The recent hurricanes coupled with increased water quality concerns is driving immediate demand for residential water treatment equipment. A new report from Frost & Sullivan, “North American Residential Water Treatment Equipment Markets: Investment Analysis and Growth Opportunities,” reveals that the residential water treatment equipment market earned revenue of $1.48 billion in 2004 and estimates to reach $2.29 billion in 2011 with a seven-year CAGR of 6.5%.
Increased consumer awareness is contributing to the additional projected market revenues. Also, the end-user composition is set to shift from basic treatment equipment to high-end sophisticated products. This shift toward the high-end treatment equipment denotes higher profit margins from these markets, as these equipments carry a higher margin when compared to the basic treatment equipment filters like pitchers. Thus, with the seven-year CAGR of 6.5%, the profit margin for this market expects to be a notch higher, almost around 100 to 150 basis points higher, which makes this a good investment destination.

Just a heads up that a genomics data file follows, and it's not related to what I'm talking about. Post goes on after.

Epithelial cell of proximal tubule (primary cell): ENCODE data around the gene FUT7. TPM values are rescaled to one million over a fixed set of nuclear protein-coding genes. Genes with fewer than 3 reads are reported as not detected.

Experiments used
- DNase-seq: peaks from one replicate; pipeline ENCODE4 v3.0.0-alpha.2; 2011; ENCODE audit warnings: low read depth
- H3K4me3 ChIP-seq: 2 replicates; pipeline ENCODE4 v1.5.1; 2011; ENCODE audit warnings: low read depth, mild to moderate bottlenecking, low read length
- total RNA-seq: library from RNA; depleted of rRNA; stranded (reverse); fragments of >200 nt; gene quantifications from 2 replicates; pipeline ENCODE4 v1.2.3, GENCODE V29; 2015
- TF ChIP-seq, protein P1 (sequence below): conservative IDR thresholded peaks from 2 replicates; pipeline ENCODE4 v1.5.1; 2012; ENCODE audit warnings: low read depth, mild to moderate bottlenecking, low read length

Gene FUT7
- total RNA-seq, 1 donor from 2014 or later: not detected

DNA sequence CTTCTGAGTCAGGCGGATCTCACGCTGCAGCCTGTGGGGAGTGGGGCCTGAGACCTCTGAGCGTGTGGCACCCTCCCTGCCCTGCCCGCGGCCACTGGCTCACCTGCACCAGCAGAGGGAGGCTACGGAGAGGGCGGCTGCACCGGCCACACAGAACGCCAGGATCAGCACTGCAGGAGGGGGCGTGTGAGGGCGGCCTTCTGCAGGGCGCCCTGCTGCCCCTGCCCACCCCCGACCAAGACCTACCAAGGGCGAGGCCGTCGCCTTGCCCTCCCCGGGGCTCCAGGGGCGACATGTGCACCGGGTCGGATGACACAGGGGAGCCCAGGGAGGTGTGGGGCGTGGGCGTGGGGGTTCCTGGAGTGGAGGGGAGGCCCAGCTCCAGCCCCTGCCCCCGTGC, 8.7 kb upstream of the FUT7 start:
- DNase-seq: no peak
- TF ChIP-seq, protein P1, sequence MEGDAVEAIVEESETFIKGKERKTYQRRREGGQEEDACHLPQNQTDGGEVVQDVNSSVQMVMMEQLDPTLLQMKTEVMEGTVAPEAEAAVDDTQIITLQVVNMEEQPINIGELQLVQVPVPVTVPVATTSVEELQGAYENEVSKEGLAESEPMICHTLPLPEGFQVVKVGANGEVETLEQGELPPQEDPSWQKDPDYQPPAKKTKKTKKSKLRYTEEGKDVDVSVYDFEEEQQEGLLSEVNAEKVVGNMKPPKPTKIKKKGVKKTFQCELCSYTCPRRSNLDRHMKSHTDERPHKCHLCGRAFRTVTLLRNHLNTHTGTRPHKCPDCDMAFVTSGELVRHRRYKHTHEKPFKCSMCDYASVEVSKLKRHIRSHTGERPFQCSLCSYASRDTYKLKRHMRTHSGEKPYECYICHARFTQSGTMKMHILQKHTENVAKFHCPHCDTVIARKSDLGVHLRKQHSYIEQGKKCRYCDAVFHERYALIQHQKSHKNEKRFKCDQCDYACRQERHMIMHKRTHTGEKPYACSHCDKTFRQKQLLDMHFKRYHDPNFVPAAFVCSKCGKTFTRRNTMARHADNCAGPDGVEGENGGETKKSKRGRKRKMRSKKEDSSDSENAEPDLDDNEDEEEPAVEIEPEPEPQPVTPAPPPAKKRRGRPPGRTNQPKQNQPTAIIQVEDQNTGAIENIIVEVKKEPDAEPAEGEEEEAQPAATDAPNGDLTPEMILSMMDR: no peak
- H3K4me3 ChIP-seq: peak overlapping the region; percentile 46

"The residential water treatment equipment market faces direct competition from the bottled water market," said Frost & Sullivan research analyst Santosh Ejanthkar, "Most participants try to outweigh this with the cost advantage that these equipments hold over the bottled water industry in long run."
Increasing market saturation is currently limiting growth. Participants need to look for ways to attract new customers to the residential water treatment equipment market.
"Americans are concerned about the quality of drinking water, but drastic measures have to be taken to attract these customers to shift from bottled water to residential water treatment equipment," Ejanthkar said.
The residential water treatment equipment market is a matured market in North America with a good penetration base throughout its potential customers. Increased awareness of drinking water contamination is a key to market growth. Companies need to educate individuals more about the water contaminants and the effectiveness of their products in treating contaminants.
Source: Frost & Sullivan